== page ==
Exercises for Senior Tennis Players

exercises for senior tennis players

Why do exercises for senior tennis players matter?

If you are keen to play tennis at a good standard for many years, it is essential that you look after your body. There are several changes that occur as you age which you will need to work hard to minimise. 

It has been estimated that your aerobic capacity drops by roughly 10% every ten years, which can affect recovery and endurance on court. The body releases hormones at a different rate as the years go by, and some body tissues become less sensitive to their effects, which can also hamper recovery. 

General slowing of the metabolism makes it easier to gain weight as you get older. Loss of muscle can also be an issue, as it is estimated that you lose around 5% of your muscle mass every decade after (approximately) the age of 30. 

Finally, once you reach your fifties, bone loss can be an issue, especially for women, for whom menopause increases the annual rate of loss to as much as 2 or 3%.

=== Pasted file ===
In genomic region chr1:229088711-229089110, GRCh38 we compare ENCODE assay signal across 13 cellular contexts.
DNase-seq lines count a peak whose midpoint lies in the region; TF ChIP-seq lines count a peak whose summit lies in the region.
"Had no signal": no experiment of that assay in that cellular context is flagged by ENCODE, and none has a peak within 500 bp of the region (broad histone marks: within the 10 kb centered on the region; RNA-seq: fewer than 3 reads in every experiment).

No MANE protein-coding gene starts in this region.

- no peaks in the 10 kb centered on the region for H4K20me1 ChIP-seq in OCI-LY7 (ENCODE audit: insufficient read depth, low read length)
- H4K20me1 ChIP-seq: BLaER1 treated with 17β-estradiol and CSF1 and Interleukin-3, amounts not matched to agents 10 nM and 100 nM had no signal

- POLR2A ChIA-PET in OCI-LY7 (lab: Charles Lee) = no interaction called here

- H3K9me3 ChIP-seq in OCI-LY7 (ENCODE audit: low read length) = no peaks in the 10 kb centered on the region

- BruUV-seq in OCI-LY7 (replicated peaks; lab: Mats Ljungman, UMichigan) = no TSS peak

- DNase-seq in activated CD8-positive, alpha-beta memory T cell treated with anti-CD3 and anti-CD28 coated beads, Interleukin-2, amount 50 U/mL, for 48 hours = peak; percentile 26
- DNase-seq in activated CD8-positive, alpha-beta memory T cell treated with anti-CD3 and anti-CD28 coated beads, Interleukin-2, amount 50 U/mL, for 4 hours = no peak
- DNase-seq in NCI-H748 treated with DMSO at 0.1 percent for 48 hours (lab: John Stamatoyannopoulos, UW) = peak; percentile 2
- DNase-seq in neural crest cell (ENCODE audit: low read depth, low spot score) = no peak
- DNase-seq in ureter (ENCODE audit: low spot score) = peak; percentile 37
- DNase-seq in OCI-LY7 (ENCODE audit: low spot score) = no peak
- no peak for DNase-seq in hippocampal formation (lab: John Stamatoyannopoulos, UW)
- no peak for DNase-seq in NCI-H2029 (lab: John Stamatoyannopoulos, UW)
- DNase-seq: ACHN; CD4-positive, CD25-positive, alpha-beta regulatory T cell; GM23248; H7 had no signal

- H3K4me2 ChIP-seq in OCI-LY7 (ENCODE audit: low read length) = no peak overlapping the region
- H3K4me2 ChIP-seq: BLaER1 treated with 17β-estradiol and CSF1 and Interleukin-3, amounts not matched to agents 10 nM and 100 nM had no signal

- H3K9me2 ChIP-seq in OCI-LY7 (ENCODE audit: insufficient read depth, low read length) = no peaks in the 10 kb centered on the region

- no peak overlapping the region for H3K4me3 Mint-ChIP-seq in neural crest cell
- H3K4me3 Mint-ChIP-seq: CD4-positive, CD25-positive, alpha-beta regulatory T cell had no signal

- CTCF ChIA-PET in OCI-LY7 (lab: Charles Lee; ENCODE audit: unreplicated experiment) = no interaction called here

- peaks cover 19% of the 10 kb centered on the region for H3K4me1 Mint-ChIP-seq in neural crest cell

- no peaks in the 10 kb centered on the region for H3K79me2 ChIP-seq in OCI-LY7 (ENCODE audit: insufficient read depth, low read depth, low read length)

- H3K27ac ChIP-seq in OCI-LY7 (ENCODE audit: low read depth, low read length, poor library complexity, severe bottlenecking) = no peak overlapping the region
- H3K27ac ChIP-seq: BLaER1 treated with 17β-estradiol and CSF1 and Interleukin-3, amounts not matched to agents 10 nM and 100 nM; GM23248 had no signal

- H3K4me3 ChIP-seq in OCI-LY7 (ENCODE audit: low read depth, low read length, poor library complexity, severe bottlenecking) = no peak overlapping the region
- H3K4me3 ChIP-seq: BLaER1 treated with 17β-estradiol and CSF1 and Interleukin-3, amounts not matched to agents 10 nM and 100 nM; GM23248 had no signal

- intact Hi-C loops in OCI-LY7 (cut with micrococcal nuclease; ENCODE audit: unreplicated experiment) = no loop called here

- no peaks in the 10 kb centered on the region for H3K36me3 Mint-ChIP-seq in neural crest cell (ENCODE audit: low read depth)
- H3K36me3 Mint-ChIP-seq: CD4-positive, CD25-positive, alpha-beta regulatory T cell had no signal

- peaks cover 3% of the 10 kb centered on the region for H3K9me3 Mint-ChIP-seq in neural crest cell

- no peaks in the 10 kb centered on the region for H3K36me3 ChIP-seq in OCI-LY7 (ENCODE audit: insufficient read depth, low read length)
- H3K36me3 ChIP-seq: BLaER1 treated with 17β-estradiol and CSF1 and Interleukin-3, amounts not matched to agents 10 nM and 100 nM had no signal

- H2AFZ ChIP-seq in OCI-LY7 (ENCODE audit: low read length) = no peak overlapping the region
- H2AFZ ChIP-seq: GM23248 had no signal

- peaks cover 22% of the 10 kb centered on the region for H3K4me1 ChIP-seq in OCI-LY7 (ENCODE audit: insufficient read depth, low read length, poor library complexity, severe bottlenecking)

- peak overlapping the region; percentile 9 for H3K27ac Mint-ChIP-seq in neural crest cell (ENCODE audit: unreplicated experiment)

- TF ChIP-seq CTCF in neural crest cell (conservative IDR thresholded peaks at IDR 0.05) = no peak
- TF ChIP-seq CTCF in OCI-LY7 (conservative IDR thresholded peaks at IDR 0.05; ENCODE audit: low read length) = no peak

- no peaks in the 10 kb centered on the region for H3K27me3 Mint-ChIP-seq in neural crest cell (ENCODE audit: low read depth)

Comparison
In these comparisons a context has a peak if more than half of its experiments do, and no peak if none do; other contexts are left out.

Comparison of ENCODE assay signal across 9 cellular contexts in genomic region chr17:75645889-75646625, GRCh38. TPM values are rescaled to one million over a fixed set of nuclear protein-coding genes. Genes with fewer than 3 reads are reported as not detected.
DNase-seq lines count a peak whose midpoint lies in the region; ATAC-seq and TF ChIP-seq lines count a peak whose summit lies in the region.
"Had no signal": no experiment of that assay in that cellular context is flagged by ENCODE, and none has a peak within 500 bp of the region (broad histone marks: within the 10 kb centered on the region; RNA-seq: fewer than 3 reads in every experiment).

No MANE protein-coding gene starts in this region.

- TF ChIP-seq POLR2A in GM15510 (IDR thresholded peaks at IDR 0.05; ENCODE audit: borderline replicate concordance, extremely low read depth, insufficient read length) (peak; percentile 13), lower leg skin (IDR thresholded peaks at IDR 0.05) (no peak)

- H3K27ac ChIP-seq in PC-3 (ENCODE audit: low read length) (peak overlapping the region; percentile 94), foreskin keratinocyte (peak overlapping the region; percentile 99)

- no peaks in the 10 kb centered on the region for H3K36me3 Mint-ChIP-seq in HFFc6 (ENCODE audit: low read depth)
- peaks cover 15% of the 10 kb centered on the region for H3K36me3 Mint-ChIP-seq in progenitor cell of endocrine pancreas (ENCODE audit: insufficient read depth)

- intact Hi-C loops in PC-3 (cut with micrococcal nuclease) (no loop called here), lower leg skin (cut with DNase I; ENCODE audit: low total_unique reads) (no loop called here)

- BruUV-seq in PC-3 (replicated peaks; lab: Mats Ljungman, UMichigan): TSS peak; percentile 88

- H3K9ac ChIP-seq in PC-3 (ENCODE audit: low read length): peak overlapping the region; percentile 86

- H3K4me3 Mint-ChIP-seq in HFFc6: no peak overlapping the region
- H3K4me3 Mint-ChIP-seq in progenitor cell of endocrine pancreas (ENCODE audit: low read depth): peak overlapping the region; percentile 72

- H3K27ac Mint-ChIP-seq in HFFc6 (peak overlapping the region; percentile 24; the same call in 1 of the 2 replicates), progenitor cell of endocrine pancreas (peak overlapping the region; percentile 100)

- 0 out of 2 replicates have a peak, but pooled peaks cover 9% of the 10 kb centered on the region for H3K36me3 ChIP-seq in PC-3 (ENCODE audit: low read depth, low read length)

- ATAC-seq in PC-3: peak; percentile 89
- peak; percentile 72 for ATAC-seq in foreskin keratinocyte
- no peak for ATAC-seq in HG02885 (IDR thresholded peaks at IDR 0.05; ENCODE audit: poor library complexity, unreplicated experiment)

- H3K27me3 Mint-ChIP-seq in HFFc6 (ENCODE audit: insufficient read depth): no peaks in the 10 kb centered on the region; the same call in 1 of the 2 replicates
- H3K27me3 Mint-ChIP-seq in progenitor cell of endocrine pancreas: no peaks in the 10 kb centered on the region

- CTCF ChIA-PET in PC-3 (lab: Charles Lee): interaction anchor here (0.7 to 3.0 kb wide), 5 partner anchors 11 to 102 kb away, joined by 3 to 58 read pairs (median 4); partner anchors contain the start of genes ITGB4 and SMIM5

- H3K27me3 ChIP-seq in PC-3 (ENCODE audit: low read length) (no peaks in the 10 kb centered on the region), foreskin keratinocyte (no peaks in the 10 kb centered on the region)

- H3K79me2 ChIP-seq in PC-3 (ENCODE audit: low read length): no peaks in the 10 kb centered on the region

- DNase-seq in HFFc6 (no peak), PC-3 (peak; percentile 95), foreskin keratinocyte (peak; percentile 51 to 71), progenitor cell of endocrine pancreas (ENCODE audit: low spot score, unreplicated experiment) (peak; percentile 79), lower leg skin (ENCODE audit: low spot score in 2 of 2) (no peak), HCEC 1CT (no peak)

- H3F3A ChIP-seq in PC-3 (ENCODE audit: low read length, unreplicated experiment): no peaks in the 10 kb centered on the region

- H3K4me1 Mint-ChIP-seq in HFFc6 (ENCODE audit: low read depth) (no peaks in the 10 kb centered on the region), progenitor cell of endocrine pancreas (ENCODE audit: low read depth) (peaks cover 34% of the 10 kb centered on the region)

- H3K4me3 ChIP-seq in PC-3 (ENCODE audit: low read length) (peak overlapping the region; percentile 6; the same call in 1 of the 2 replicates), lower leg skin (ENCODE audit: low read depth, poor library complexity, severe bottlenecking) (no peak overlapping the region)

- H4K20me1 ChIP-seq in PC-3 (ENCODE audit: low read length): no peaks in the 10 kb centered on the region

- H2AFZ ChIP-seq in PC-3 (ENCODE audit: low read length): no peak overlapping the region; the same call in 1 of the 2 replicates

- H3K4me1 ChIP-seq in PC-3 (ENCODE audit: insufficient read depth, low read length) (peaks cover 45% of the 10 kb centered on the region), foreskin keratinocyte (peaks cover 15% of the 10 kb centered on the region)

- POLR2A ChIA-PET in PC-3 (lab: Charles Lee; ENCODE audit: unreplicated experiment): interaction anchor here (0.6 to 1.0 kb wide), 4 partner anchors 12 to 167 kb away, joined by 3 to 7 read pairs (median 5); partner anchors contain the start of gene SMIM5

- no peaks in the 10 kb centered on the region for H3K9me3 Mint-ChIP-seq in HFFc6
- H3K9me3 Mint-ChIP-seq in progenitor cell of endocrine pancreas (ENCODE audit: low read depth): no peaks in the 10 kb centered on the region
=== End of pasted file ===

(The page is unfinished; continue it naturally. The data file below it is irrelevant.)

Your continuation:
None of this sounds very positive, but the good news is that the right kind of training can significantly slow the kind of deterioration described here. So, what are the best exercises for senior tennis players?

5 Types of Exercise for Senior Tennis Players

It is vital that you only undertake any kind of training if you are medically fit to do so. The first step, if you are starting to train from scratch or are significantly increasing the amount you plan to do, is to consult your doctor. If they are happy, you should begin gradually. 

Whatever your ultimate fitness goals, remember that Rome was not built in a day, and if you push yourself too hard too quickly you are just likely to get injured. 

Given all of this, there are several important types of training which should form part of your programme. Speed and agility training are key aspects, and these are covered in a separate article on this website.